Chris Fowler is BT Group general counsel for technology and transformation, responsible for the legal support to the telecoms giant’s tech arm. He will be speaking at this year’s LegalWeek CONNECT conference, as part of a panel of senior in-house lawyers discussing collaboration and how alliances can benefit internal legal teams.


At LegalWeek CONNECT you’re part of a panel discussion on legal departments and how they can drive better collaboration, both internally and externally – what are you expecting to touch on?

What I’ve envisaged is to talk about how we’re trying to get our different providers to work together, as opposed to working individually. Also, we want to talk about how teams are using technology to encourage more collaboration, and how to facilitate these to get the best possible outcomes from our teams. And, more generally, we want to talk about why collaboration is important and what it really means.

What does collaboration mean to you personally?

It’s about encouraging more interaction across boundaries within a business, and empowering people to do more, to integrate more, and to talk more, rather than just sticking to their individual jobs and not branching out beyond that.

Technology is a key focus for you – is this a particular area where there are opportunities for collaboration? Should law firms and their clients be working together to develop new tech solutions?

Sometimes law firms get a hard time when talking about technology. But it’s noticeable to me that there are some law firms that are very much looking to embrace new technology and forefront innovation within their firms to give their clients the best service.

How can technology make collaboration easier? 

We use Microsoft teams, (a platform that combines workplace chat, meetings, notes and attachments), which allows us to share information, share ideas and talk a lot more between teams.

It offers an alternative to formally writing someone an email. Instead, you can share things like pictures, gifs and emojis. It’s fun to use and you don’t have the issue of trying to get people to collaborate through more boring, traditional systems.

How important is the culture of a business when it comes to encouraging collaboration?

I would go so far to say it’s the most important thing – it’s massive. Unless you’ve got the right mindset and the culture within your company – of learning things by failing – you’re never going to get to where you want to be. But that clashes with how lawyers are traditionally trained, which can create a few problems.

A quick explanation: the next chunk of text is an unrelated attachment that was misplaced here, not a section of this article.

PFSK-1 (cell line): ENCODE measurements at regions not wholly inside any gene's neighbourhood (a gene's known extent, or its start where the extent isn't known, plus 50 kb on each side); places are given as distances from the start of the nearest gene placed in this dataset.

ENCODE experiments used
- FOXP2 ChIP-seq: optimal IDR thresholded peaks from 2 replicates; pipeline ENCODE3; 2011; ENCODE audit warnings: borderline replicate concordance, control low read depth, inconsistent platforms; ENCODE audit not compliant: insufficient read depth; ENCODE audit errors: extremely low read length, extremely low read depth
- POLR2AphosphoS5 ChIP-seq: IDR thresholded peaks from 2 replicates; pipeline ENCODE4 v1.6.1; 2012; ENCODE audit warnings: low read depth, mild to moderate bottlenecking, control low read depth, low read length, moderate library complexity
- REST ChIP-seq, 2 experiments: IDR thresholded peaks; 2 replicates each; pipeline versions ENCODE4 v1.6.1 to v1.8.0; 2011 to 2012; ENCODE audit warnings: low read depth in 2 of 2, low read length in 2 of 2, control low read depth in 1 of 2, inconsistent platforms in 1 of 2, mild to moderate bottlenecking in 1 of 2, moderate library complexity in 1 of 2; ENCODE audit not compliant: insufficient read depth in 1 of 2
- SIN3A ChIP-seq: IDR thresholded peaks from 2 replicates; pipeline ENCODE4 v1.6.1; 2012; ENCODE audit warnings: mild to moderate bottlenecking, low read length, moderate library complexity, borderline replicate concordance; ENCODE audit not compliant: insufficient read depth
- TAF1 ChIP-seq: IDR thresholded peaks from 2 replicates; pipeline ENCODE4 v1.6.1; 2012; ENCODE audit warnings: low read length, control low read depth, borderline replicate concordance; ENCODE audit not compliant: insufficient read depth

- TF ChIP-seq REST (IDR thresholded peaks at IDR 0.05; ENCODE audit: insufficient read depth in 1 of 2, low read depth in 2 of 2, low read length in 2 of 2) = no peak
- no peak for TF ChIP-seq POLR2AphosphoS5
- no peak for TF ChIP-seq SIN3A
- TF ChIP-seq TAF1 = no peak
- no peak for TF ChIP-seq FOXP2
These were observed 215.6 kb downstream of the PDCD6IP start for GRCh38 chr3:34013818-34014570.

➤➤  Effective legal collaboration strategies and innovative partnerships will be explored on day one of LegalWeek CONNECT, taking place on 28-29 November at County Hall, London SE1. Click here for more information


How can in-house lawyers play a role in driving collaboration?

In-house functions can play a big part by being more transparent with the firms they work with about what they expect from them and explaining their overall strategy and vision to them. It needs to be more than just a discussion; it’s also about having a good relationship between firms and organisations.

What is BT doing to encourage collaboration, both internally and with its external law firms?

Internally, BT is trying to bring teams closer together and encouraging people to do things in different practice groups, so that teams are moving around a bit and working within other teams.

With our external law firms, we’re trying to drive a project where we don’t just go to one firm. You shouldn’t just assume that the best approach is by giving everything to just one firm. Instead, we want to break up the work and give it to lots of different firms for them to work together on a united project.

I’ve found that more and more firms are leaning more towards innovation, meaning the sense of collaboration is strong.

What are the the kind of roadblocks you’ve faced when trying to encourage better collaboration?

One roadblock we’ve seen is when people are fixated on the downsides and risks to certain projects. This attitude doesn’t work when you’re trying to create something new, but will get better if people commit more.

There’s also a problem of people feeling nervous about losing control. There’s a traditional view that keeping everything within one firm is the best way, because if you work with lots of firms then you’re going to be using up all your time and energy trying to organise and collaborate them all.

But if all the studies say that bringing people together encourages the most creativity, why wouldn’t the technique of bringing together more than one firm be valuable for a company?

What about LegalWeek CONNECT are you looking forward to?

The key thing that I think will be great at LegalWeek CONNECT is hearing about real case studies out there that demonstrate these practices working. An awful lot goes on in this area of work, but it’s not until you actually come together and talk about it that we see these ideas truly come together and really flourish.